180g Vinyl LP Limited edition of 500, numbered by hand, hard-cover
The Brandenburg Concertos by Bach count among his most well-known works, composed before 1721. At that time when he did not know about his subsequent engagement as Thomaskantor in Leipzig. This year – or maybe even earlier? – Bach fell in love with the young Anna Magdalena. All doors seemed to be open for the 36 year old Bach, who have had great plans. He was full of energy and has had a real zest for life.
This LP opens beautifully effervescent with the first Allegro from the VI. Concerto, followed by the Andante — which could be seen as an imagination and a homage to Vivaldi’s lagoon city Venice — and after that sounds the almost excessive Presto of the IV. Concerto. The side A ends with the celebratory closing Allegro, again from the VI. Concerto. The B-side starts with the brilliant compositions of the Allegro from the II. Concerto. The Adagio from the I. Concerto gives a miraculous rest. Then follows — between wild dance and sensual rapture – the Allegro from the III. Concerto. Contemplative calm brings the Affetuoso from the V. Concerto, and the album ends with the vigorous Allegro from the same Concerto.
Bach probably didn't expect that his life will end in Leipzig, however it was him granted not to find a career like George Friedrich Handel.
The album breaks all previous limits. The selection is sassy, fun, extremely distinct and hopefully not too crazy. Also the recording procedure is unusual: no overdubs, no complex editing procedure, no use of a multi-microphone system. Pure music recorded live-to-two-track analog tape. Even the so difficult to control Baroque trumpet, played by Markus Wuersch, symbolises radiance and beauty, like never heard bevor. This analog recording is available as 180g LP vinyl in a hand-numbered and limited edition of a total amount of 500 units.
Without conductor the baroque ensemble Die Freitagsakademie plays the Brandenburg Concertos. The individual voices act jointly together with highest concentration and precision. An instrument presents a theme, another player takes this theme, develops it further and gives it to another musician. The voices of the instruments discuss and perform with each other and create dialogues. Concerts arise in the truest sense of the word and over and over again fugue-like euphoric sound cascades dive into the space. Sometimes the music resembles one of Vivaldi's compositions or French court music, nonetheless the whole piece originates unmistakably from one hand and turns out completely rounded. Bach gives us an exciting series of concerts consisting of six parts, which he composes at different times but combines as a whole in Cöthen. Prince Leopold of Anhalt-Cöthen advises him to dedicate the work to Christian Ludwig of Brandenburg-Schwedt, uncle of the Prussian King.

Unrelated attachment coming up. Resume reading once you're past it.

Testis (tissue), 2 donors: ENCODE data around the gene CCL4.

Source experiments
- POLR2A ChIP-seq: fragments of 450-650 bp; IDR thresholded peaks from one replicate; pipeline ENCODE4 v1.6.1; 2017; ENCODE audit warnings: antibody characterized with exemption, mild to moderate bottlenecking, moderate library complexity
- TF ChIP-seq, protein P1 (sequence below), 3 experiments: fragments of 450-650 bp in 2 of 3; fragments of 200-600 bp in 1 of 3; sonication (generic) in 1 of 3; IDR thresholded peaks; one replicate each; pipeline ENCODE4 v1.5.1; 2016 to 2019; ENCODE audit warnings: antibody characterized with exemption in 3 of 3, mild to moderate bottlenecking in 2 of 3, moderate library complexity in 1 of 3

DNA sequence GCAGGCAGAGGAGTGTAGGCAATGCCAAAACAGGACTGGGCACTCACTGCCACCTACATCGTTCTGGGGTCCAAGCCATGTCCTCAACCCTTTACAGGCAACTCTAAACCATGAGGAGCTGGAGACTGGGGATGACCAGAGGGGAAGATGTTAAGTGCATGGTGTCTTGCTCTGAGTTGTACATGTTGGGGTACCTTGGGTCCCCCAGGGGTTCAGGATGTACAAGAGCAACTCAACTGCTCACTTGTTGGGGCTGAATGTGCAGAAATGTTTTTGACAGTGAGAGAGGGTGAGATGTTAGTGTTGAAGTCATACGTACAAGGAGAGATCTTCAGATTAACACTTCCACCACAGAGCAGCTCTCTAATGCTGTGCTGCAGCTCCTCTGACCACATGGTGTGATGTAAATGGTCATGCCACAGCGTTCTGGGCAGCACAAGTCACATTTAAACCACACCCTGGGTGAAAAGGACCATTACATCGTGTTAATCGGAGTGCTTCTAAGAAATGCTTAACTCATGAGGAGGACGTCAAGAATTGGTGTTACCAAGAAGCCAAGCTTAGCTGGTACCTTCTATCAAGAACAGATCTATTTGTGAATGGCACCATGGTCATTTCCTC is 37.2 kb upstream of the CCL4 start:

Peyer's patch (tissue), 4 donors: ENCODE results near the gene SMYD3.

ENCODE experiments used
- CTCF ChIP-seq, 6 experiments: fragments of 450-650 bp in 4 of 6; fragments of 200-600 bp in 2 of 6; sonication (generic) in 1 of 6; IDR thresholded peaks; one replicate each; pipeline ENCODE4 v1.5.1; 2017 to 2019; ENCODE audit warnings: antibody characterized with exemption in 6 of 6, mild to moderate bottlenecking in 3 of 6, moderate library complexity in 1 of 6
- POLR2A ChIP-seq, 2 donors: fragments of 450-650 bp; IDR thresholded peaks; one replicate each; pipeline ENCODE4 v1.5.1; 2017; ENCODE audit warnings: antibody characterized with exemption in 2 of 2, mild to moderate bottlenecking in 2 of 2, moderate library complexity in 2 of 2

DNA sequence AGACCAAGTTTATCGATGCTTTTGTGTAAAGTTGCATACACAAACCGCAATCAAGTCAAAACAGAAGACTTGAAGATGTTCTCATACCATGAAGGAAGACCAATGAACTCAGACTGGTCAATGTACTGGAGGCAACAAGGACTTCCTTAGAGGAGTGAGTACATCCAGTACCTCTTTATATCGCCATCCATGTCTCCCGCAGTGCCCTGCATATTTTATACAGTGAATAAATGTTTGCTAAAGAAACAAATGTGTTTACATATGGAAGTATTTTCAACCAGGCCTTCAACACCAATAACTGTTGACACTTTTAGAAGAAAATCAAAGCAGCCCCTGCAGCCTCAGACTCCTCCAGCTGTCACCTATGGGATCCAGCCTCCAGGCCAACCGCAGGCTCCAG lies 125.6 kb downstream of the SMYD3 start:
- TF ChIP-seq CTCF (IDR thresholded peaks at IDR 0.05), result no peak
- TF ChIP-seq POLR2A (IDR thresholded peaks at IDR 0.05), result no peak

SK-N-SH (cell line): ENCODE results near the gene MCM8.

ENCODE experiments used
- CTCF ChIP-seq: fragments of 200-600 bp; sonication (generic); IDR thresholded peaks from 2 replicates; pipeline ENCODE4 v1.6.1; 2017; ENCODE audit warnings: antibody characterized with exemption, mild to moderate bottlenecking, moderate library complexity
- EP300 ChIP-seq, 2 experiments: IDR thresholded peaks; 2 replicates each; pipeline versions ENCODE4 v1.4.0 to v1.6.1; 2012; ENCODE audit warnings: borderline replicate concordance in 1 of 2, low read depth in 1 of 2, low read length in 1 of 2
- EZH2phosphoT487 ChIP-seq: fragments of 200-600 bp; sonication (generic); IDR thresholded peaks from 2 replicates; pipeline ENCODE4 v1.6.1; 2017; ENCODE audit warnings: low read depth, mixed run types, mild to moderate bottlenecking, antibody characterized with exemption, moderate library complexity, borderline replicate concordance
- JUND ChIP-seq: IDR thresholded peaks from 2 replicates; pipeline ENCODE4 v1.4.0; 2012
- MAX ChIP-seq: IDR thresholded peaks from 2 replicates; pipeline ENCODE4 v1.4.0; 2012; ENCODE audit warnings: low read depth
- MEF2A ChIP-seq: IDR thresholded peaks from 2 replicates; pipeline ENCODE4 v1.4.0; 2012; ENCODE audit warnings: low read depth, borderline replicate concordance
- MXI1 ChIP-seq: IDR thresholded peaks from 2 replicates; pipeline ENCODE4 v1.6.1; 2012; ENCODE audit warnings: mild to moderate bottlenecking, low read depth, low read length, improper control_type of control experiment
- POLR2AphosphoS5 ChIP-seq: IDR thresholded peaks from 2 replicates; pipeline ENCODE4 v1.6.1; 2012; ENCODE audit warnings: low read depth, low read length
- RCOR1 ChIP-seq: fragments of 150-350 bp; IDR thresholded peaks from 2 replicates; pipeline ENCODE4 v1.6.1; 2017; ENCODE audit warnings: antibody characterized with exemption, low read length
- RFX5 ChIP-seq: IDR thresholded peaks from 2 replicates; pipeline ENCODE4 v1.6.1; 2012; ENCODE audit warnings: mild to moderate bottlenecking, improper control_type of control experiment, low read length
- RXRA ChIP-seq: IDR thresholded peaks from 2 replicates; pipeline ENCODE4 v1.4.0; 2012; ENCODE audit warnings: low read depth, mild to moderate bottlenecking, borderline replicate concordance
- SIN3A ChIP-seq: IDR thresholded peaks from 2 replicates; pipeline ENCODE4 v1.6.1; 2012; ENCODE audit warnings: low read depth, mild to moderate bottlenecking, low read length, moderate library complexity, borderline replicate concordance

In the last fifty years the historical performance practice has changed. Harnoncourt and his ensemble Concentus Musicus Wien lead the change. He makes history. Il Giardino Armonico and others follow. Barriers get broken down, borders disappear, the doors and gates open up. This development gives the young generation of musicians the freedom to take Baroque music out of the museum and to blow the dust of hundreds of years away. Die Freitagsakademie, based in Switzerland, belongs to the young generation, who translates the old scores with sovereignity into their own new music. The respect for the work, the composer and the knowledge, that music, time and society are inextricably linked, are most important. Nevertheless, in the present time the translation of the score into sounds cannot be leaded by the attempt to imitate the performance style of Bach, Vivaldi or Lully and their contemporaries, but to risk new interpretations. The Freitagsakademie plays Bach's Brandenburg Concertos lively, young and fresh. No movement feels rushed or too fast, the work has a fine tempo. Every rhythm has a natural pulse, every note has its significance, every bar has a proper breathing. The voices of the very different sounding instruments develop their characteristic colours. The scores bloom and Bach's happy years in Cöthen can be experienced. Die Freitagsakademie translates the word »concerto« (disputation) into the original meaning. The music of Die Freitagsakademie is a true joy, this special ensemble enables the listeners to experience the well-known composition in a new way.
The Freitagsakademie does not use digital multi-track technique. The natural ambient is recorded by two omnidirectional microphones direct live-to-analog-two-track. These omnidirectional microphones generate a quite simply unaltered musical sound. The real development of the sound waves are recorded without any limitation, that is the reason why every instrument keeps its authentic sound and location. Harpsichord, baroque trumpet, alto recorder, oboe, cello and piccolo violin keep their spectrum of sounds and power. Special attention is given to the high-fidelity sound by using the analogue technology, but working without digital recording equipment has also another advantage, the manipulation with thousands of digital edits is made impossible. The moment of the recording moves into the foreground. Like an author or composer who writes with a fountain pen and not with a computer program, the ensemble Die Freitagsakademie does it without the possibility of digital exchangeability. The music is created in the exhilaration and moments of highest concentration, like an outstanding concert under best conditions at a special place created for music.
This album is my favourite selection of parts from Bach's Six Concerts Avec plusieurs instruments, the so-called Brandenburg Concertos. Each concert has a different instrumentation and this selection offers the richness of the colors of sounds and rhythms.
- Stefan Winter